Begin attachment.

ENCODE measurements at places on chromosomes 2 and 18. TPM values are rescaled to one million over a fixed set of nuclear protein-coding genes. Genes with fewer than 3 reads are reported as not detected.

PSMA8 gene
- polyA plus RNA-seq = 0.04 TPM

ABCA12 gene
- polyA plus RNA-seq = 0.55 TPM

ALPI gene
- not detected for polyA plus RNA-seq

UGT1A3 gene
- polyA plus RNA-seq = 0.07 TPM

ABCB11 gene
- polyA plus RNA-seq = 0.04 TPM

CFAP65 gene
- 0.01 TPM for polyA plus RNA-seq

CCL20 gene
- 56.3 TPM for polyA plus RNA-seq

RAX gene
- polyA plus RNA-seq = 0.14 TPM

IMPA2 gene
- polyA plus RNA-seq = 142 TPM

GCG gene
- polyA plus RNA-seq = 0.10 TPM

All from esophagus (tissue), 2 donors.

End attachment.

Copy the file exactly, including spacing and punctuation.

ENCODE measurements at places on chromosomes 2 and 18. TPM values are rescaled to one million over a fixed set of nuclear protein-coding genes. Genes with fewer than 3 reads are reported as not detected.

PSMA8 gene
- polyA plus RNA-seq = 0.04 TPM

ABCA12 gene
- polyA plus RNA-seq = 0.55 TPM

ALPI gene
- not detected for polyA plus RNA-seq

UGT1A3 gene
- polyA plus RNA-seq = 0.07 TPM

ABCB11 gene
- polyA plus RNA-seq = 0.04 TPM

CFAP65 gene
- 0.01 TPM for polyA plus RNA-seq

CCL20 gene
- 56.3 TPM for polyA plus RNA-seq

RAX gene
- polyA plus RNA-seq = 0.14 TPM

IMPA2 gene
- polyA plus RNA-seq = 142 TPM

GCG gene
- polyA plus RNA-seq = 0.10 TPM

All from esophagus (tissue), 2 donors.